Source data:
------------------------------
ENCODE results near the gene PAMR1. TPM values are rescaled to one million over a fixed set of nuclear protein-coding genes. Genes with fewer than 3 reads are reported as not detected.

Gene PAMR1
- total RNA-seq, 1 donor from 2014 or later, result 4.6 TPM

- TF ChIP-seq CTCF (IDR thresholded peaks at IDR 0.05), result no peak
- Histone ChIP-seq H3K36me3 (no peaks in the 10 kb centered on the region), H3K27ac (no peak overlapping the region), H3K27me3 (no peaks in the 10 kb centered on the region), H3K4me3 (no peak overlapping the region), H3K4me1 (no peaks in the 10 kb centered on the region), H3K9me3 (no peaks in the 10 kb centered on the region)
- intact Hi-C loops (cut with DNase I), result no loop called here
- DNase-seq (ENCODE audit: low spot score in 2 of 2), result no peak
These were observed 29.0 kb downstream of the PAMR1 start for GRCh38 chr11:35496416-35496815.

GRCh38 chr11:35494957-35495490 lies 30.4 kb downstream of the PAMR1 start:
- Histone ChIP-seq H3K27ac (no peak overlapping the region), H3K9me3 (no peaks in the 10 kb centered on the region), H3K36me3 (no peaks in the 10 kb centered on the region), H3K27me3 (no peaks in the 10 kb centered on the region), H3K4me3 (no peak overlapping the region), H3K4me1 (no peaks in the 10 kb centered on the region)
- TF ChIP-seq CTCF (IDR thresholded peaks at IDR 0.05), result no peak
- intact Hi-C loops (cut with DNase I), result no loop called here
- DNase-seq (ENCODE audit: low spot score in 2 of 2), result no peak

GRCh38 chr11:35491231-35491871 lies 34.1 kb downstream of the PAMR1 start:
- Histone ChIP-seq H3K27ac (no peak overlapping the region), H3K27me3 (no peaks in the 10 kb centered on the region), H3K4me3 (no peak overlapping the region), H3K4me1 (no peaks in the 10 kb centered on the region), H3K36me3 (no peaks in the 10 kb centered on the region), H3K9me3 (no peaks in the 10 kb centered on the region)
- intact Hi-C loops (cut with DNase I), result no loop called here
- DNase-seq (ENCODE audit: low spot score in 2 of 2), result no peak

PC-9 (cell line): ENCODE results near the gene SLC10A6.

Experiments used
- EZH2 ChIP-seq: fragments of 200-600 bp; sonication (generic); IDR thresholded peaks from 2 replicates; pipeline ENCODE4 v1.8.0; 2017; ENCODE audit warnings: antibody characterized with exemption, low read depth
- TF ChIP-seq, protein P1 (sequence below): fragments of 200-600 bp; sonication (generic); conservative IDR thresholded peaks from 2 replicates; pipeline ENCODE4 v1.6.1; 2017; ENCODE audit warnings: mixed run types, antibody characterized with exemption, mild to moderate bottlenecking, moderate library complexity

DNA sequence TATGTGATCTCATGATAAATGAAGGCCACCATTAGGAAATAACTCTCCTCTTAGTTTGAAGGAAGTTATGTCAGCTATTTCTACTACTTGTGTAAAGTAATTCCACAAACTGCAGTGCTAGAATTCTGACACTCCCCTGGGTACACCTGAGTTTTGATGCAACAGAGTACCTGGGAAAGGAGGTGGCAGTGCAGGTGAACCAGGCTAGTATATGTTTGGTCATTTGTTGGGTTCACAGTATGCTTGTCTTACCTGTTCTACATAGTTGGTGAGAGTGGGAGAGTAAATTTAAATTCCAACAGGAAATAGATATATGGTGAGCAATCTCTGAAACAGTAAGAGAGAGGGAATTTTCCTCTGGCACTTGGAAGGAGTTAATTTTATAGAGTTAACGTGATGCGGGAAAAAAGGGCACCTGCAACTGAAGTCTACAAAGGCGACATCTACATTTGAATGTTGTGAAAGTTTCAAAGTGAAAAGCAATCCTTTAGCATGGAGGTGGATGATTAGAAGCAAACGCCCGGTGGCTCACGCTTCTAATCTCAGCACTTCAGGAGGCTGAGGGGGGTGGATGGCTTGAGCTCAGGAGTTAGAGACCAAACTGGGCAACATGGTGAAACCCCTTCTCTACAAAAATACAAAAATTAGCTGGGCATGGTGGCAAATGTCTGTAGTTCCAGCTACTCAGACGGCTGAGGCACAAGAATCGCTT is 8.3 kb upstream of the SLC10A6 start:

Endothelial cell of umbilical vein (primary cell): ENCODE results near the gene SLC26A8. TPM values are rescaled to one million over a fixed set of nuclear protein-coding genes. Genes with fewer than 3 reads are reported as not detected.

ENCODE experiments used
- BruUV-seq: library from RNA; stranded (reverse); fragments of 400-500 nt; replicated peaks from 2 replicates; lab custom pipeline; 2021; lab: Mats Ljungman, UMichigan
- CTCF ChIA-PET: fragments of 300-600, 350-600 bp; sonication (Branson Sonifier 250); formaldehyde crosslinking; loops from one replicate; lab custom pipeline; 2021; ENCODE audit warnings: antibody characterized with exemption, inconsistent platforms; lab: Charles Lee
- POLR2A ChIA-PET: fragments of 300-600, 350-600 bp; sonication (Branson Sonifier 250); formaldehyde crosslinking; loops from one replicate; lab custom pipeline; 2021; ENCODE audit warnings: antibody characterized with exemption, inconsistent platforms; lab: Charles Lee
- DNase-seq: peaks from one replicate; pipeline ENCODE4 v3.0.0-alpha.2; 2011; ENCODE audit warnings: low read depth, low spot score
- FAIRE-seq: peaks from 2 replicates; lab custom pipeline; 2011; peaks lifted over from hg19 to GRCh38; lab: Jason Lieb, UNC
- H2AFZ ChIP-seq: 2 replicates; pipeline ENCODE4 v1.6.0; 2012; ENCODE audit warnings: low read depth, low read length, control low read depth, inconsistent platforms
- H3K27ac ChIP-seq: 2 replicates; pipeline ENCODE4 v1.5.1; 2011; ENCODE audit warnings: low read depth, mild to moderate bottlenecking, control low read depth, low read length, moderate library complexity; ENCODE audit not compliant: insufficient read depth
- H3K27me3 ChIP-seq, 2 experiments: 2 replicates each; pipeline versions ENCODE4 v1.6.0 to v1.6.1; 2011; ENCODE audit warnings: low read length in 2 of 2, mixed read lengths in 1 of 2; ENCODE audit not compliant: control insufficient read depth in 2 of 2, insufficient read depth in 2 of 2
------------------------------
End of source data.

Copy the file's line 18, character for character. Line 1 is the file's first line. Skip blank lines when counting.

PC-9 (cell line): ENCODE results near the gene SLC10A6.